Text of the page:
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Volume 10, Number 7—July 2004


Antimicrobial Resistance in Campylobacter

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EID Iovine NM, Blaser MJ. Antimicrobial Resistance in Campylobacter. Emerg Infect Dis. 2004;10(7):1346.
AMA Iovine NM, Blaser MJ. Antimicrobial Resistance in Campylobacter. Emerging Infectious Diseases. 2004;10(7):1346. doi:10.3201/eid1007.040580.
APA Iovine, N. M., & Blaser, M. J. (2004). Antimicrobial Resistance in Campylobacter. Emerging Infectious Diseases, 10(7), 1346.

To the Editor: We wish to rectify several errors in our commentary, Antibiotics in Animal Feed and Spread of Resistant Campylobacter from Poultry to Humans (1). The fluoroquinolone enrofloxacin was approved in 1996 for therapeutic use by addition to drinking water upon the decision of a licensed veterinarian “for the control of mortality in chickens associated with Escherichia coli organisms and control of mortality in turkeys associated with E. coli and Pasteurella multocida organisms” (2). This therapeutic use was withdrawn (3) but is now under appeal. Initial approval and subsequent efforts to withdraw use of enrofloxacin in the United States parallels the earlier trend in Europe and specifically Denmark, where the use of antimicrobial agentss as growth promoters has been banned (4).

Enrofloxacin is not approved for prophylactic or growth promotion use in poultry feed as stated in our commentary and in the first section of the flowchart (1). However, when enrofloxacin is added to the drinking water of poultry, large numbers of both ill and healthy animals are exposed to the agent (5). Although extra-label use of enrofloxacin is prohibited, microbiologic culture of either of the cited bacteria is not required before administration (2). Despite the restrictions on enrofloxacin use, emergence of fluoroquinolone-resistant Campylobacter species, with poultry as an important source, has been documented in the United States (5,6). Thus the decision to withdraw therapeutic use of enrofloxacin (3) was warranted. And our conclusion remains: use of enrofloxacin in poultry materially contributed to increase in human infection by fluoroquinolone-resistant Campylobacter species. Given the above, our commentary should have been entitled Use of Antibiotics in the Poultry Industry and Spread of Resistant Campylobacter to Humans. We regret the errors and hope we have clarified this issue.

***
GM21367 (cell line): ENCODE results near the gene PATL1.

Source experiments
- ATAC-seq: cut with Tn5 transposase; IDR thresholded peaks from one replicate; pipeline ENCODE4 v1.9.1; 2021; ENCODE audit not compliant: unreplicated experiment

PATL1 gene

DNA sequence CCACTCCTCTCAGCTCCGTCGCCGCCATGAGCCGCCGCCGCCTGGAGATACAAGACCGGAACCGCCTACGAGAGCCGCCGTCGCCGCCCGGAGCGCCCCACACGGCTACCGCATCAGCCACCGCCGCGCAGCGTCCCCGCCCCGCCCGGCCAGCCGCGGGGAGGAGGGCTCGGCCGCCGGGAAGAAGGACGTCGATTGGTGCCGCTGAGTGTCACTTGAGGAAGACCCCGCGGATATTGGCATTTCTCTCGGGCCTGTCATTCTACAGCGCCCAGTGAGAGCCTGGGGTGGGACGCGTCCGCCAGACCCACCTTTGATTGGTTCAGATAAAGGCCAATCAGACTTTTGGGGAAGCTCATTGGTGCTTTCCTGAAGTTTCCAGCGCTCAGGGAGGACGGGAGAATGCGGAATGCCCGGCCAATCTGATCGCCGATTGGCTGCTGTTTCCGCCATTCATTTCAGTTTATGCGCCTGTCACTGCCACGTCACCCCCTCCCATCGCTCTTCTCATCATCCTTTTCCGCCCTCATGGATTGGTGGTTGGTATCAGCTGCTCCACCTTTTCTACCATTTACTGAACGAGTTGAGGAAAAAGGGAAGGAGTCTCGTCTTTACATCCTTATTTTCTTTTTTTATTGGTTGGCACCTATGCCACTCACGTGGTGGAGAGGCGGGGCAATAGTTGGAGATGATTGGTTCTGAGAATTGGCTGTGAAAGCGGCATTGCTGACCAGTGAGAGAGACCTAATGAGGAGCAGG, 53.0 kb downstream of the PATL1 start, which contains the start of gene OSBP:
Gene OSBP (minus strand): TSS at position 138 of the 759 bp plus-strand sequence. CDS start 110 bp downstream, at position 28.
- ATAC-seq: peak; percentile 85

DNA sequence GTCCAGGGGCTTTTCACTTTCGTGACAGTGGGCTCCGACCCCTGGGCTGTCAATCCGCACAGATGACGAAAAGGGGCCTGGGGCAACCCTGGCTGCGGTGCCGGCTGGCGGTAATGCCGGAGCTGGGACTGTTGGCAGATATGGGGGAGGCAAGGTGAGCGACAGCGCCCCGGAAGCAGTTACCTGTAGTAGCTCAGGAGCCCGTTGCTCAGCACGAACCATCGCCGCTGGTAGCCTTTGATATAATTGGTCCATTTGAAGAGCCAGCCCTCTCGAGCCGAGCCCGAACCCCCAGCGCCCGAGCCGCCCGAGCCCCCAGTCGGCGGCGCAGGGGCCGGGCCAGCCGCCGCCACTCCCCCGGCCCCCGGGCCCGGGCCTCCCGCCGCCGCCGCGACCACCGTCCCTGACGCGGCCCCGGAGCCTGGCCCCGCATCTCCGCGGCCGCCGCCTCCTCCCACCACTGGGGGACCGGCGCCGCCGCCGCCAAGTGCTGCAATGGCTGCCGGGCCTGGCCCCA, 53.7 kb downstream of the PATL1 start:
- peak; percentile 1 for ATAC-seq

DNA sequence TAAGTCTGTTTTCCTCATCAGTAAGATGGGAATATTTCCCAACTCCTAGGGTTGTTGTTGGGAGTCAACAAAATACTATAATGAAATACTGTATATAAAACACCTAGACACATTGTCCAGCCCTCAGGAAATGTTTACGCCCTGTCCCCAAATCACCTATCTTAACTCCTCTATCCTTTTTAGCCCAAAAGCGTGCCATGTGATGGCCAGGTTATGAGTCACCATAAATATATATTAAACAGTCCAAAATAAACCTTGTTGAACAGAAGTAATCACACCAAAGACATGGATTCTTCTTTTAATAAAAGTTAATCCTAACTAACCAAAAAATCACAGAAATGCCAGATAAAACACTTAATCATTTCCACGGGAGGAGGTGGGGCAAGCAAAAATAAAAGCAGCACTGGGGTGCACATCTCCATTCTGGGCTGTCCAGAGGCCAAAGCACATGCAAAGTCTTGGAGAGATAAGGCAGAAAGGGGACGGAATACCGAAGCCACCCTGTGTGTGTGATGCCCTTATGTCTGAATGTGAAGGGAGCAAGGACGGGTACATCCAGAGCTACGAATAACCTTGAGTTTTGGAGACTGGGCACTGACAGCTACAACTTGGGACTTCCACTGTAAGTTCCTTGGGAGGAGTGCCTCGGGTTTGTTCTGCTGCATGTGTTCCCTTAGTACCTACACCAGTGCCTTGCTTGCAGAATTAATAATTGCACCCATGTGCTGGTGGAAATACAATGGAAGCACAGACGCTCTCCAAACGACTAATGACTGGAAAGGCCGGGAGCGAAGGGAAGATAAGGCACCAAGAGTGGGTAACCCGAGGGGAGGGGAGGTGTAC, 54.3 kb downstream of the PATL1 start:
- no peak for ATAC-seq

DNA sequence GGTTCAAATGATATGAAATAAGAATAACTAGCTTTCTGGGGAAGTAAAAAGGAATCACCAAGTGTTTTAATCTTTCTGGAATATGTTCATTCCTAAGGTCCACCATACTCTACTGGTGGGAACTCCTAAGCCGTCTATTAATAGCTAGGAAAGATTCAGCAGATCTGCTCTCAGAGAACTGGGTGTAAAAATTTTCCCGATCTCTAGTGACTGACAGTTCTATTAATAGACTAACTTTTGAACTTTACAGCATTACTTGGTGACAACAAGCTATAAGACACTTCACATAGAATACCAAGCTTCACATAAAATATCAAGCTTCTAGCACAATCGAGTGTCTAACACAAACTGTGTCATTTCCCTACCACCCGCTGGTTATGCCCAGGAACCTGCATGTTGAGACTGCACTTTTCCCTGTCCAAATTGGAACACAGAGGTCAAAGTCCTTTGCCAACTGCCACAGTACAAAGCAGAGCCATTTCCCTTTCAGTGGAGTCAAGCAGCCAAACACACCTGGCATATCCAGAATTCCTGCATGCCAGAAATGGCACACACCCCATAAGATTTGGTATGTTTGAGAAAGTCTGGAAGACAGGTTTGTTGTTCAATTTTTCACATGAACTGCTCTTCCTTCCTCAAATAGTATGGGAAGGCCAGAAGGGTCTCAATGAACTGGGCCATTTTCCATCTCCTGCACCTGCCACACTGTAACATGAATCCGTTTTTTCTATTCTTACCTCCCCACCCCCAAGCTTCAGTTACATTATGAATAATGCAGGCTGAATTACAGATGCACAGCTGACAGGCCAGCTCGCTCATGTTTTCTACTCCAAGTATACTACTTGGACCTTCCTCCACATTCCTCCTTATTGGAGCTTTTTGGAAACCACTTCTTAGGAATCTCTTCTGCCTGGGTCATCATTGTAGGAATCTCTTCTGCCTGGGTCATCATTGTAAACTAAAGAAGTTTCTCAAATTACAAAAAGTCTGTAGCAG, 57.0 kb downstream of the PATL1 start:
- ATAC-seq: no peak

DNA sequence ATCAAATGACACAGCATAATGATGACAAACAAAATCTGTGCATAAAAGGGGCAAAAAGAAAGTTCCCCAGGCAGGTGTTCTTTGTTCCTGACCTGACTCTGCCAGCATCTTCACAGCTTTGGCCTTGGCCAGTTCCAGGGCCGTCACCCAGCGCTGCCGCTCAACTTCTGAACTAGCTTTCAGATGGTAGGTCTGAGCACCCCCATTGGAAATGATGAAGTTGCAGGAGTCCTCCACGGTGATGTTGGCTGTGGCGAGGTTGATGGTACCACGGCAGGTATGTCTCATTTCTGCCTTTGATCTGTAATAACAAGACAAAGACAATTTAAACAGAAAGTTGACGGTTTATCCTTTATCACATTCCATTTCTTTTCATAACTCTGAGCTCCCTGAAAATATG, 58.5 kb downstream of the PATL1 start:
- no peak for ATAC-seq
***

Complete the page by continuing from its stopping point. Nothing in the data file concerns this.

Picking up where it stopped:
Nicole M. Iovine* and Martin J. Blaser*†Comments to Author 

Author affiliations: *New York University School of Medicine, New York, New York, USA; †New York Harbor Department of Veterans Affairs Medical Center, New York, New York, USA


  1. Iovine N, Blaser MJ. Antibiotics in animal feed and spread of resistant Campylobacter from poultry to humans. Emerg Infect Dis. 2004;10:11589.PubMed
  2. Sundlof S. Enrofloxacin for Poultry; Opportunity for Hearing. Department of Health and Human Services, Food and Drug Administration, Center for Veterinary Medicine. Fed Regist. 2000;65:6495465.
  3. Davidson D. In the matter of enrofloxacin for poultry: withdrawal of approval of Bayer Corporation's new animal drug application 1 (NADA) 140-828 (Baytril). FDA Docket No 00N-1571 2004.
  4. DANMAP 2002. Use of antimicrobial agents and occurrence of antimicrobial resistance in bacteria from food animals, foods and humans in Denmark. Copenhagen Danish Zoonosis Center, Danish Veterinary Institute. 2003.
  5. Gupta A, Nelson JM, Barrett TJ, Tauxe RV, Rossiter SP, Friedman CR, Antimicrobial resistance among Campylobacter strains, United States, 1997–2001. Emerg Infect Dis. 2004;10:11029.PubMed
  6. Smith KE, Besser JM, Hedberg CW, Leano FT, Bender JB, Wicklund JH, Quinolone-resistant Campylobacter jejuni infections in Minnesota, 1992-1998. Investigation Team. N Engl J Med. 1999;340:152532. DOIPubMed
Cite This Article

DOI: 10.3201/eid1007.040580

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Table of Contents – Volume 10, Number 7—July 2004


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Martin J. Blaser, Department of Medicine, NYU School of Medicine, 550 First Avenue, OBV-606, New York, NY 10016, USA; fax: 212-263-3969

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